Addressing an event in August 2018 at the Goa Institute of Management, the 14th Dalai Lama stressed the need for international brotherhood and harmony.
    “Muslims across the globe follow the same Quran and also pray five times a day. However, they are killing each other owing to differences between the sects like Shia and Sunni,” he said.
    The Dalai Lama said, “I was in Ladakh. I suggested to Ladakhi Muslims that Indian Muslims should make some efforts to reduce the conflict between Shias and Sunnis.”
    He told the audience that a national conference of Muslims would be organised in the coming months, which will be followed by a similar convention at the international level.
    He said that modern India has remained by and large peaceful due to over 1000-year-old history of religious harmony.
    The Dalai Lama’s claim is bizarre. Modern India did not “remain by and large peaceful” during the last 1000 years. It was the scene of bloody conquests by invading Muslims, who killed many millions, and once they had conquered and subjugated the Hindu, Jain, and Buddhist populations, they killed tens of millions more. The Indian historian K. S. Lal has written that 70-80 million non-Muslims in India were killed by Muslim armies. Tens of thousands of Hindu and Buddhist temples were destroyed. How can the Dalai Lama be unaware of this long history? After the Communist Chinese takeover of Tibet in 1959, he fled to India, where he, and tens of thousands of his followers, were given permanent refuge. Has he not, in all the decades he has lived in India, had the slightest interest in studying the history of the country that gave him refuge, and the effect of the Muslim conquests on Hindus and Buddhists? Is he unaware that Buddhism, his own religion, was virtually wiped out in India by the Muslim conquerors? Can he, the spiritual head of one branch of Buddhism, really be unaware of what happened to Buddhism in the land of its birthplace? Wasn’t he interested enough to find out?
    https://www.frontpagemag.com/fpm/271371/two-versions-dalai-lama-hugh-fitzgerald

  23. Transcript: Dalai Lama is a Racist Nazi
    https://www.youtube.com/watch?v=c_J_we4rp34

    Dalai Lama is a piece of shit and a disgusting scumbag. It is, it is insane this cunt comes to Europe and tells us that we should not accept more refugees. Is he fucking retarded? It is amazing, like you don’t expect from people like, like those to be Nazis and to support all the right. It’s just insane a spiritual leader is a fucking Nazi dude. Europe needs more refugees, way more than we already have. Do you understand? And this degenerate says that we should send refugees back to where they came from and that we should help the countries of the refugees. His suggestions are, it’s obvious, like obviously we should help the countries of the, of the refugees, of their origin, but we should not send anyone back. We need more refugees in Europe and we should not deport anyone. We should give money to the refugees so they can stay in Europe and live here. What this Dalai Lama is suggesting is very inhumane, that’s all what I wanted to say. Hopefully in future we will get more migrants in Europe. Hopefully we can help more people. Let’s hope, let’s hope for the better.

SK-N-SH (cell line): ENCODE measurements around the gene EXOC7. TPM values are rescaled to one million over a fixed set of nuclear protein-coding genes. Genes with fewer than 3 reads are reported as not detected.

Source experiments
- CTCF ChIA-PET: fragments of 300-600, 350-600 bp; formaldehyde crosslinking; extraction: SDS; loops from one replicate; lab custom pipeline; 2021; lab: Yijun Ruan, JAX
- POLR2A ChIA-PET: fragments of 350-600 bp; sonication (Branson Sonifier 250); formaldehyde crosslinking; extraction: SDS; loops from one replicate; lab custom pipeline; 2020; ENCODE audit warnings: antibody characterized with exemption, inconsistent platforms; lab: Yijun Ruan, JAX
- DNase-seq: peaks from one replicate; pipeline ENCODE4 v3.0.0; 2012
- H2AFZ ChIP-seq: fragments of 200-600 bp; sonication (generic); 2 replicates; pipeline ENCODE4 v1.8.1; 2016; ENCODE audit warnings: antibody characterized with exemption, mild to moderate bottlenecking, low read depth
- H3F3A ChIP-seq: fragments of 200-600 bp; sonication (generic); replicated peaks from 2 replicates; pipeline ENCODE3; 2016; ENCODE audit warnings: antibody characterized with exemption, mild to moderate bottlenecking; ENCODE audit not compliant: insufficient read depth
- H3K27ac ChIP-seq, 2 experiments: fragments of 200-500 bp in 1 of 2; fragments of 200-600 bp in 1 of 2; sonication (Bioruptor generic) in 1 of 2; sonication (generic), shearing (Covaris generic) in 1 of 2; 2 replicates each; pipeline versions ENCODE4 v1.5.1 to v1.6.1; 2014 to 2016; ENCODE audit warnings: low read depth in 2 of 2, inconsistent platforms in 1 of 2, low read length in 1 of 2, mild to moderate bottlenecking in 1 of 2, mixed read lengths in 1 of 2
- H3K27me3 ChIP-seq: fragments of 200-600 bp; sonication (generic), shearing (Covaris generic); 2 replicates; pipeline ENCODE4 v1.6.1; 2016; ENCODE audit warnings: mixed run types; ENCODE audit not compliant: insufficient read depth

24. The issue of Indian resentment towards the Tibetan refugees living on Indian soil is nothing new. The Tibetans have built comfortable lives for themselves in India and enjoy many privileges including exemption from paying tax. All of this is done without Tibetans showing genuine concern for the less fortunate in their host country.

    The story below, which took place over 24 years ago, is a reflection of how fragile the Tibetan situation is in India. When a Tibetan murdered an Indian following a dispute, chaos ensued, and the Dalai Lama had to consider moving out of Dharamsala. Tensions between the Indian and Tibetan community have not normalised and remain high in the area even until today.

    Hate campaign shatters calm of Dalai Lama
    TIM MCGIRK in New Delhi | Wednesday 11 May 1994 00:02
    THE Dalai Lama, the spiritual and political leader of Tibet, has threatened to move the headquarters of his government-in-exile from Dharamsala, in the Himalayas of northern India, after two local politicians incited Indians to go on a rampage against Tibetan refugees.
    The calm of Dharamsala, the forested retreat where the Dalai Lama and 8,000 other Tibetan monks and refugees have been living since 1960, was shattered on 22 April when an Indian youth, who belonged to a caste of shepherds known as the gaddis, was stabbed to death by a Tibetan in a fight which developed over an India versus Pakistan cricket match on television.
    During the funeral Krishan Kapoor, a politician belonging to the rightwing Hindu Bharatiya Janata Party (BJP), yanked the shroud off the corpse, reached into the cadaver’s open stomach, pulled out a length of intestine, and held it high. ‘This is what the Tibetans have done]’ he yelled.
    The mourners went berserk. Shouting ‘Death to the Dalai Lama]’ and ‘Long Live Deng Xiaoping]’ the mob stormed the compound of the Tibetan government-in-exile, smashed windows, set fires and destroyed furniture. They then looted Tibetan shops and beat up refugees.